Alexandria Mayor James P. Moran Jr. said yesterday that he will meet on Tuesday with D.C. Mayor Marion Barry and Fairfax County Board of Supervisors Chairman John F. Herrity to iron out details of a regional job program.
Last week, in an action that was both criticized and praised by other area officials, Moran sent a letter to Barry expressing disapproval of a District plan to train and transport workers for suburban jobs.
After Fairfax County officials announced a glut of unfilled blue-collar jobs brought by rapid development, Barry, a Democrat, outlined a plan June 11 to spend more than $300,000 to screen, train and transport District workers to the suburbs, particularly Fairfax. On July 10, he asked other Washington area officials to assist in employing District workers.
"Since Alexandria has more low-income job-seekers than jobs, it does not seem fair or logical to set up a program to bring in D.C. residents to compete with our own low-income unemployed," Moran, a Democrat, wrote in a letter to Barry July 24.
Yesterday, Moran said he changed his mind about cooperating in a regional plan because he had received assurances that Alexandria's unemployed would also be eligible for job openings in Fairfax and other jurisdictions.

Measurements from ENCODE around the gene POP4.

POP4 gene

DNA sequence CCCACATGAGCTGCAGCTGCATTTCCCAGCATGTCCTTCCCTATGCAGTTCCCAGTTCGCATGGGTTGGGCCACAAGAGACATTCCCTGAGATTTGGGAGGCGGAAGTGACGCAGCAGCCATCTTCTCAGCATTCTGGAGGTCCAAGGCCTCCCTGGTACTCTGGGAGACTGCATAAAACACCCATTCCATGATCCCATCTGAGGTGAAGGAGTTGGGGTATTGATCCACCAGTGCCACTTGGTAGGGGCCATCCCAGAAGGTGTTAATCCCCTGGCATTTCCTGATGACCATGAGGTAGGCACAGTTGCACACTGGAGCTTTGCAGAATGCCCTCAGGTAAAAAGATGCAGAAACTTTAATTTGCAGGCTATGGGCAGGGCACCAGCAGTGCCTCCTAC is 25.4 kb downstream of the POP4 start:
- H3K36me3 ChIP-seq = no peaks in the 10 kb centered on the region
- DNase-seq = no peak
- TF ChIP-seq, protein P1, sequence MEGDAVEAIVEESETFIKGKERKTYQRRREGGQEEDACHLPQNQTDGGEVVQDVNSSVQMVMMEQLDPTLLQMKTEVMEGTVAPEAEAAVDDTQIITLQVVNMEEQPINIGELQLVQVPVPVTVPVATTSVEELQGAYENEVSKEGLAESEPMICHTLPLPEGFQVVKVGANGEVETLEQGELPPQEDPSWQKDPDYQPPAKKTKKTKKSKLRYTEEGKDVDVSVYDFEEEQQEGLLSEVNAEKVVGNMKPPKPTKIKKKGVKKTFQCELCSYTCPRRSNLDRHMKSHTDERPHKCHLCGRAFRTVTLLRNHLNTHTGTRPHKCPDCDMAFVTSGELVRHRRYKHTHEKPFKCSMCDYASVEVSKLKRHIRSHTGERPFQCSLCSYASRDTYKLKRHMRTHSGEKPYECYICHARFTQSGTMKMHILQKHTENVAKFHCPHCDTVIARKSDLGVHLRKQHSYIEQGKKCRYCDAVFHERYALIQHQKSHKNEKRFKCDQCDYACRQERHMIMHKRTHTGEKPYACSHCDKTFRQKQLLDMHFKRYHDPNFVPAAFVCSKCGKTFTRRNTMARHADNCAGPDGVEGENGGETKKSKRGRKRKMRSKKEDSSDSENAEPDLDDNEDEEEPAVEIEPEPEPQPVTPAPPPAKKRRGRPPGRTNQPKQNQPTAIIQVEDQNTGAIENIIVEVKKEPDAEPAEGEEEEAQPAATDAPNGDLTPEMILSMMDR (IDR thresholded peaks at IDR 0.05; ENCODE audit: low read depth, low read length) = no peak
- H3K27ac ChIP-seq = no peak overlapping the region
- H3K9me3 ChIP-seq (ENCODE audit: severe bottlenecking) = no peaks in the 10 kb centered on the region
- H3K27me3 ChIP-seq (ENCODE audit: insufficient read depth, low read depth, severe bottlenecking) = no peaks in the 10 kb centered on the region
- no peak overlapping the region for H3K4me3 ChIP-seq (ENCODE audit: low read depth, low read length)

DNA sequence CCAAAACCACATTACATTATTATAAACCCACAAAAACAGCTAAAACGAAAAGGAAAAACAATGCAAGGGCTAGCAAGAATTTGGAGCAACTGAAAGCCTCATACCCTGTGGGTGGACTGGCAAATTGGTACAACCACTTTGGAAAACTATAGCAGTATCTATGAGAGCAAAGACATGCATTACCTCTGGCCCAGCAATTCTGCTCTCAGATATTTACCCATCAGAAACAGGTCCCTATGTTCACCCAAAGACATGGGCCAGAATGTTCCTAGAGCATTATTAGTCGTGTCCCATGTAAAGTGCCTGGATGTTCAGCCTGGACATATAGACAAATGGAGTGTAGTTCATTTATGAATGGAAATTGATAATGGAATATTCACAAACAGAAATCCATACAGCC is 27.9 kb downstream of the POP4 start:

Herrity, a Republican, said yesterday that he believed that Moran needlessly criticized Barry's plan last week. "If any county wants to participate they can; that's the way the plan was originally stated," Herrity said.
The Fairfax board chairman noted that the new Radisson Mark Hotel in Alexandria advertised for weeks before attracting enough workers to fill 450 openings. He suggested that the new Alexandria mayor was seeking headlines in his attack on the job plan: "He's the biggest flannel-mouthed Irishman I've met, and my grandfather's from Ireland . . . . I think he felt he wasn't getting enough press."
While the District has the area's highest unemployment rate, 8.0 percent in May, Alexandria, at 5.5 percent, has a higher unemployment rate than Arlington County (4.4 percent), Fairfax County (3.1 percent), Prince George's County (3.0 percent) and Montgomery County (2.2 percent), according to employment officers.
Alexandria City Council member Lionel R. Hope, a Democrat, said at the conclusion of a council meeting early yesterday that he would have preferred for Moran to have consulted with the council before sending the letter to Barry. "We could have gone about it another way . . . . We like to cooperate with other regions."
Prince George's County Council member Jo Ann T. Bell, also a Democrat, said yesterday she supports Moran's insistence that suburban job-seekers be encouraged to use the proposed regional job bank. "I think we should all be included," Bell said. She added that Barry's policy of refusing to hire suburban residents for District jobs was "hypocritical."
Edward Meyers, planning director for the D.C. Department of Employment Services, said the city has already begun spending the $300,000 allocated for matching District workers with suburban jobs. Meyers, who is supervising the regional job plan, said he did not believe that any suburb, including Alexandria, would have as great a need or commitment to finding jobs for its unemployed.